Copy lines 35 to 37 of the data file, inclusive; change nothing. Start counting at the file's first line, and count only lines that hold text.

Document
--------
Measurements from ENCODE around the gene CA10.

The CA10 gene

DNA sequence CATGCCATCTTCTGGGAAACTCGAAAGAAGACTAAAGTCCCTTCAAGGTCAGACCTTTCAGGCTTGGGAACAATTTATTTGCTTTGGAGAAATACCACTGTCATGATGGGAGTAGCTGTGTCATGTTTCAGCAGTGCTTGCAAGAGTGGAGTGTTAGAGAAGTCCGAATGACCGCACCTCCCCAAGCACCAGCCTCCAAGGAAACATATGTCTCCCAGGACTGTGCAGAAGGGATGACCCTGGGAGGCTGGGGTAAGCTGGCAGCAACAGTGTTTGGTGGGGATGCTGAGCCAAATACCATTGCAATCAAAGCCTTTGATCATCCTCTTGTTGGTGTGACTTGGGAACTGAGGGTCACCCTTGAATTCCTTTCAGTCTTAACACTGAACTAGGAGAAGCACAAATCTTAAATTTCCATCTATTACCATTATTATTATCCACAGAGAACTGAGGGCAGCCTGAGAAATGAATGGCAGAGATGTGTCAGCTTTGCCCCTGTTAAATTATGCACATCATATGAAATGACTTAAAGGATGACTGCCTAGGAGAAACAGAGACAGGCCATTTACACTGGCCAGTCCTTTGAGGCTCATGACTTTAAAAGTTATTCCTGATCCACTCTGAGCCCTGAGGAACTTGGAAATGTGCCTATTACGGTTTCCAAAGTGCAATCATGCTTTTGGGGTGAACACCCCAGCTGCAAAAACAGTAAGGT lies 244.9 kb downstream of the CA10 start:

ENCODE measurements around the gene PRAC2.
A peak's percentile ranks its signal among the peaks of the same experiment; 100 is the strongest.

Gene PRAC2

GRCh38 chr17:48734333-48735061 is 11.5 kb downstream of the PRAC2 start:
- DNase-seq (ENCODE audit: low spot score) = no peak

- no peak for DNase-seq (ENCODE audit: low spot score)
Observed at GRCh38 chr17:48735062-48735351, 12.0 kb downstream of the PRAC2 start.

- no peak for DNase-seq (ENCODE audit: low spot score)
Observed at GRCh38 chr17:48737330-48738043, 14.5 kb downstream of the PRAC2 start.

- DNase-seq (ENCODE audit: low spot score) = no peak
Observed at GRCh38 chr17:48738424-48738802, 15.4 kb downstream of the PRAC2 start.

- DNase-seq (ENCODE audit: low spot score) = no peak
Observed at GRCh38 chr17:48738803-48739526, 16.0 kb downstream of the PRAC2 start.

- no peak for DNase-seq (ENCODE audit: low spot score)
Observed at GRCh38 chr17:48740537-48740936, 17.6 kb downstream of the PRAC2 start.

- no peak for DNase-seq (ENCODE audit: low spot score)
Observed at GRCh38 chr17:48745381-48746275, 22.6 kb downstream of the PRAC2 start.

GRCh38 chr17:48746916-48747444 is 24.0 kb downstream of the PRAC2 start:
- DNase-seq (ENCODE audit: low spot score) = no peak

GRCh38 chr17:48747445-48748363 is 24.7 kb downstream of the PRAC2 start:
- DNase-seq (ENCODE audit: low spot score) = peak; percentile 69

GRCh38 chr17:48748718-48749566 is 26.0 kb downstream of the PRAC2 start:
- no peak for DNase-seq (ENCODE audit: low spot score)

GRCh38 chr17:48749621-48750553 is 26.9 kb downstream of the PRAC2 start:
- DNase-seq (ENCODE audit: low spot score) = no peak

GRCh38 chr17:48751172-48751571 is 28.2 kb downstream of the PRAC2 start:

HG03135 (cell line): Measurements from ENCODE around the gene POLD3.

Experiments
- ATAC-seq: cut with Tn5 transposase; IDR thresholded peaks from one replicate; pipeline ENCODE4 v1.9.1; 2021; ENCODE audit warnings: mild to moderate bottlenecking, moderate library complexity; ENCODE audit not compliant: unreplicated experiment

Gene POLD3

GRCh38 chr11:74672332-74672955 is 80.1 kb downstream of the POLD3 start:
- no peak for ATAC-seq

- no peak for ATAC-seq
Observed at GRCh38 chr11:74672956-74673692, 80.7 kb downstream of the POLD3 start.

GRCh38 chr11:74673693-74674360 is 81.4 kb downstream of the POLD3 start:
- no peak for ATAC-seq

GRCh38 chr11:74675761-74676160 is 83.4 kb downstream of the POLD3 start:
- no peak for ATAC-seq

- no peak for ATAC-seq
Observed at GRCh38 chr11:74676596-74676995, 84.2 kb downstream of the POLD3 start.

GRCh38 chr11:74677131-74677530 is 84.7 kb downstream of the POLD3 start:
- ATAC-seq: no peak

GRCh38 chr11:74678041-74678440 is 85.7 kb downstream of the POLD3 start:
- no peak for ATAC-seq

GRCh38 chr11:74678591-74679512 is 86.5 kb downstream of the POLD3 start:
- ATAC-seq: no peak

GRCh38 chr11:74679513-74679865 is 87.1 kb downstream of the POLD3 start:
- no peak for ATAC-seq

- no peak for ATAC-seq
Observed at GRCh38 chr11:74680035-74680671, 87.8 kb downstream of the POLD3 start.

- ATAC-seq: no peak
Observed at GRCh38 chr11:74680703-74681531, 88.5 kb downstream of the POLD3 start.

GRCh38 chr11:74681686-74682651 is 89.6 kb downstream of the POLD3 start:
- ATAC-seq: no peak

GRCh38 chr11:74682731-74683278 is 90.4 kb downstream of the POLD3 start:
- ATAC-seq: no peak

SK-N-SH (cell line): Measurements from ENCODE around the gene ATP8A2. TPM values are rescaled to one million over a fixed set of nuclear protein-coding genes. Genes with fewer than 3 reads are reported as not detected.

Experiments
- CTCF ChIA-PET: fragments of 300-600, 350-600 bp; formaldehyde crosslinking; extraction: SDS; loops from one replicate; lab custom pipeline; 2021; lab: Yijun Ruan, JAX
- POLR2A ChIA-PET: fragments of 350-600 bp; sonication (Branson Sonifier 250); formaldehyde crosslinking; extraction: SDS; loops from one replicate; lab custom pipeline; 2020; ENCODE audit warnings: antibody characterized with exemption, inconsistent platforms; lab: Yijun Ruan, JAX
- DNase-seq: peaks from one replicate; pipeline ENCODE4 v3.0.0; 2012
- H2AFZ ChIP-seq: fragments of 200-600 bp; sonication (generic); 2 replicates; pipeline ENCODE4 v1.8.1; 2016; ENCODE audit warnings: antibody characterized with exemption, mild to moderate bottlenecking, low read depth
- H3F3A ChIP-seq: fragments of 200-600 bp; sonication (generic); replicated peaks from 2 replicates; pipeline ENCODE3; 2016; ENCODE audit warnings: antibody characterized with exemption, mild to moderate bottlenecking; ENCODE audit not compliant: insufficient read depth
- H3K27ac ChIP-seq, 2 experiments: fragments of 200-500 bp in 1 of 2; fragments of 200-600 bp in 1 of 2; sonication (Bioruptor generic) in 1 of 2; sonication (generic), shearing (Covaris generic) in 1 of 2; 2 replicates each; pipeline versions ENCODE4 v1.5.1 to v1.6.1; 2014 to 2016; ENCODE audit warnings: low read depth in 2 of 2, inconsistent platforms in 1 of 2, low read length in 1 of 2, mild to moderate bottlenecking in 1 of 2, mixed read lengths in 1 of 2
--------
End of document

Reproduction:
- no peak for ATAC-seq

- no peak for ATAC-seq
Observed at GRCh38 chr11:74672956-74673692, 80.7 kb downstream of the POLD3 start.